Creating a free account will enable you to subscribe to our daily and weekly email newsletters, as well as customize your reading experience to show only the categories most relevant to you.
Signing up only take a few minutes, so why not give it a try and see what you've been missing out on.
A new study suggests that patients with spinal cord injuries could benefit from careful assessment for sleep apnea.
Results show that 77 percent of spinal cord injury survivors had symptomatic sleep-disordered breathing, and 92 percent had poor sleep quality. The study also found that the nature of sleep-disordered breathing in patients with spinal cord injury is complex, with a high occurrence of both obstructive and central sleep apnea events. The occurrence of central sleep apnea, which requires special consideration in diagnosis and treatment, was more common in patients with a cervical injury than in those with a thoracic injury.
"The majority of spinal cord injury survivors have symptomatic sleep-disordered breathing and poor sleep that may be missed if not carefully assessed," said principal investigator and lead author Dr. Abdulghani Sankari, physician scientist at John D. Dingell VA Medical Center and Wayne State University School of Medicine in Detroit, Mich. "Our findings help in identifying the mechanism of sleep-disordered breathing in spinal cord injury and may provide potential targets for new treatment."
The study results appear in the Journal of Clinical Sleep Medicine, which is published by the American Academy of Sleep Medicine.
"Sleep-disordered breathing may contribute to increased cardiovascular mortality in spinal cord injury patients," said American Academy of Sleep Medicine President Dr. M. Safwan Badr, who was involved in the study. "All spinal cord injury patients should undergo a comprehensive sleep evaluation using full, overnight polysomnography for the accurate diagnosis of sleep apnea."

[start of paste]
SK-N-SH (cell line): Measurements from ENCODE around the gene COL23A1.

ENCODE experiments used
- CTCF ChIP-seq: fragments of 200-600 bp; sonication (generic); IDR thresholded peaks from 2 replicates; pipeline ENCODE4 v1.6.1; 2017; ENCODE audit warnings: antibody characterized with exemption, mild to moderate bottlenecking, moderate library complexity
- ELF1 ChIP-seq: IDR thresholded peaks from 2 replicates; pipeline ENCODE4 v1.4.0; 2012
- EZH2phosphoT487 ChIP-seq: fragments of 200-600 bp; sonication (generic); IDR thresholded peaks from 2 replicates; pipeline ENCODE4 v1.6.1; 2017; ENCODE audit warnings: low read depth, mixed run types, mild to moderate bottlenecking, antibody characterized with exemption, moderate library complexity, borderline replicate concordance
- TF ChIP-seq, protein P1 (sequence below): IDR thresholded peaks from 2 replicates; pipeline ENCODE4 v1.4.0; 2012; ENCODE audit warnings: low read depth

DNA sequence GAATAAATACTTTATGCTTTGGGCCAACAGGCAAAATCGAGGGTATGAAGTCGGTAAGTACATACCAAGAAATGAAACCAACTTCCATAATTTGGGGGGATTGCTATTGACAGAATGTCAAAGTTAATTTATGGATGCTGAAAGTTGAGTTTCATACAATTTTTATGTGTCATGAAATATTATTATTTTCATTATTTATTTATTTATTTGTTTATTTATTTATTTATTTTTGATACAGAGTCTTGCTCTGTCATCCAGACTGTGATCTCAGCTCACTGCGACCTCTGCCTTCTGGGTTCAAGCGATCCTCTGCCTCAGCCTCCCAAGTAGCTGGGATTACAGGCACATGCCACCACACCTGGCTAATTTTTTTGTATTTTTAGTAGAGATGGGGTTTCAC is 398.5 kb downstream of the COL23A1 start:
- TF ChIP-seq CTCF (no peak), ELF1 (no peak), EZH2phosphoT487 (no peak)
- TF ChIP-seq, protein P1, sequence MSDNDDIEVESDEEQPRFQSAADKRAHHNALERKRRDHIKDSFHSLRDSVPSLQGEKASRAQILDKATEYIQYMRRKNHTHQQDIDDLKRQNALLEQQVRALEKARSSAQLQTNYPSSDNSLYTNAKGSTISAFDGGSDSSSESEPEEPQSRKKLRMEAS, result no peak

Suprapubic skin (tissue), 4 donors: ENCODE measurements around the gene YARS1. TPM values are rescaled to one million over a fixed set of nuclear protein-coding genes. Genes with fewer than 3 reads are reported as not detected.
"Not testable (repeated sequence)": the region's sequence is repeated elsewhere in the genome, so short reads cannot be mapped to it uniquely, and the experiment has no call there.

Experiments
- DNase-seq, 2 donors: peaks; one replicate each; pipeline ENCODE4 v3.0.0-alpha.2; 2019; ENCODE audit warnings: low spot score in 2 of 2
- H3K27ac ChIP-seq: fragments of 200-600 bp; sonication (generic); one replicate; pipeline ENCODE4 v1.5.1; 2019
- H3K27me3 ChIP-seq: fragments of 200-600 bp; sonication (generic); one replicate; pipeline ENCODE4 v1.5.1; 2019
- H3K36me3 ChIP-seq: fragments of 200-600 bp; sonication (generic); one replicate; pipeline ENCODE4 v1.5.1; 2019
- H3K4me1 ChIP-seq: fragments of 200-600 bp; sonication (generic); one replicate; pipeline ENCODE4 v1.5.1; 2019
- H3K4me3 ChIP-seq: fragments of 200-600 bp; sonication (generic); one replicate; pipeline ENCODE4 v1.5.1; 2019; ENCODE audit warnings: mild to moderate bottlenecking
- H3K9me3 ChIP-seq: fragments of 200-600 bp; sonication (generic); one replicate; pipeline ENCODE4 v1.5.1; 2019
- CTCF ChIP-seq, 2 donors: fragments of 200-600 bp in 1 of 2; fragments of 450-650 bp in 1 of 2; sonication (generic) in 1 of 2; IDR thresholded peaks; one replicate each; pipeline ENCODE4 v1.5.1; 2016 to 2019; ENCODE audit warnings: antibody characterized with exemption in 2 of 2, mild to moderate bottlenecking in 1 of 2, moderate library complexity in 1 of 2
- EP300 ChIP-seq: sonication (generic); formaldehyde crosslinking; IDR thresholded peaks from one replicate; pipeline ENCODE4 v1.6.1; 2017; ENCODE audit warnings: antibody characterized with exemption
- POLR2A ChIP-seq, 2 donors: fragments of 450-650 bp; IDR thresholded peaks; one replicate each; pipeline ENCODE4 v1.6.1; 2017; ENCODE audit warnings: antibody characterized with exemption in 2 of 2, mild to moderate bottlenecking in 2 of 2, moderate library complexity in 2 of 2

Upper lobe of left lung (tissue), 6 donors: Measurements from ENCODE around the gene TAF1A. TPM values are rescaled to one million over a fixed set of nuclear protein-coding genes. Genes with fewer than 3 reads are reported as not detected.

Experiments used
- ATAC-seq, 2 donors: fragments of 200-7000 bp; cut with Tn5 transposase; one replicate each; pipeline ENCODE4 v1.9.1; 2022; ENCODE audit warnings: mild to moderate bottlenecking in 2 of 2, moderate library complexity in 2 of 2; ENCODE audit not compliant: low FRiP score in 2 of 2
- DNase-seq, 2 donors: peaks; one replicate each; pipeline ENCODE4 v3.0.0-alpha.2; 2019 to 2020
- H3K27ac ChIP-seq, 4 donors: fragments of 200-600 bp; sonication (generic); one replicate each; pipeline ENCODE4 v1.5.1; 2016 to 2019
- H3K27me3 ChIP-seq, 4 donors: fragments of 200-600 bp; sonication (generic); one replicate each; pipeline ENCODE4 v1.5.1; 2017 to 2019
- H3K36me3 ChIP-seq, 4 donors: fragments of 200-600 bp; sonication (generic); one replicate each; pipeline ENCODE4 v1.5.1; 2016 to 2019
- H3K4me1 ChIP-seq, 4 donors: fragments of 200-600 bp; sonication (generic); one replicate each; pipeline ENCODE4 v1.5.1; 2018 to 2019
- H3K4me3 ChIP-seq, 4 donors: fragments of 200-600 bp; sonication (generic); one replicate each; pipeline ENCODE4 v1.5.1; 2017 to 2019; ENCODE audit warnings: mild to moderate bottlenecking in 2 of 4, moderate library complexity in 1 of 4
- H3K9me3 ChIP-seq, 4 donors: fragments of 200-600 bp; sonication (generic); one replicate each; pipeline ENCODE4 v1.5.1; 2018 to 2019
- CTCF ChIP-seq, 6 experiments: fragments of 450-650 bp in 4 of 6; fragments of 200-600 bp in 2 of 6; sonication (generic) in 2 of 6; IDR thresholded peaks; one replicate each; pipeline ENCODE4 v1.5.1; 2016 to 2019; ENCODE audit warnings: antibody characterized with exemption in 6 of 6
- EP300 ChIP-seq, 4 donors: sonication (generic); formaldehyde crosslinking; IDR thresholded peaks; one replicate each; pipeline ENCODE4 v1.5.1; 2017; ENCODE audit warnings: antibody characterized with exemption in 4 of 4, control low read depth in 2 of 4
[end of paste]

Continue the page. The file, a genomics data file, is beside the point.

Sankari and his team studied 26 chronic spinal cord injury patients, including 15 with cervical and 11 with thoracic injuries. All subjects had baseline spirometry, a battery of questionnaires and attended polysomnography with flow and pharyngeal pressure measurements.
According to the authors, this is the first study to assess sleep-disordered breathing and ventilation changes comparing two different levels of spinal cord injury - cervical vs. thoracic.
The Centers for Disease Control and Prevention reports that about 200,000 people are currently living with spinal cord injury in the U.S.
The study was funded by the Department of Veterans Affairs Office of Research and Development.
Sankari A; Bascom A; Oomman S; Badr MS. Sleep Disordered Breathing in Chronic Spinal Cord Injury. J Clin Sleep Med 2014;10(1):65-72. doi.10.5664/jcsm.3362
Article adapted by Medical News Today from original press release. Click 'references' tab above for source.
Visit our Neurology / Neuroscience category page for the latest news on this subject.
Please use one of the following formats to cite this article in your essay, paper or report:
American Academy of Sleep Medicine. "Study assesses sleep-disordered breathing and ventilation changes comparing two different levels of spinal cord injury." Medical News Today. MediLexicon, Intl., 18 Jan. 2014. Web.
18 Apr. 2014. <http://www.medicalnewstoday.com/releases/271315>
American Academy of Sleep Medicine. (2014, January 18). "Study assesses sleep-disordered breathing and ventilation changes comparing two different levels of spinal cord injury." Medical News Today. Retrieved from
Please note: If no author information is provided, the source is cited instead.
If you write about specific medications, operations, or procedures please do not name healthcare professionals by name.
For any corrections of factual information, or to contact our editorial team, please use our feedback form. Please send any medical news or health news press releases to:
Note: Any medical information published on this website is not intended as a substitute for informed medical advice and you should not take any action before consulting with a health care professional. For more information, please read our terms and conditions.
This page was printed from: http://www.medicalnewstoday.com/releases/271315.php
Visit www.medicalnewstoday.com for medical news and health news headlines posted throughout the day, every day.
© 2004-2014 All rights reserved. MNT is the registered trade mark of MediLexicon International Limited.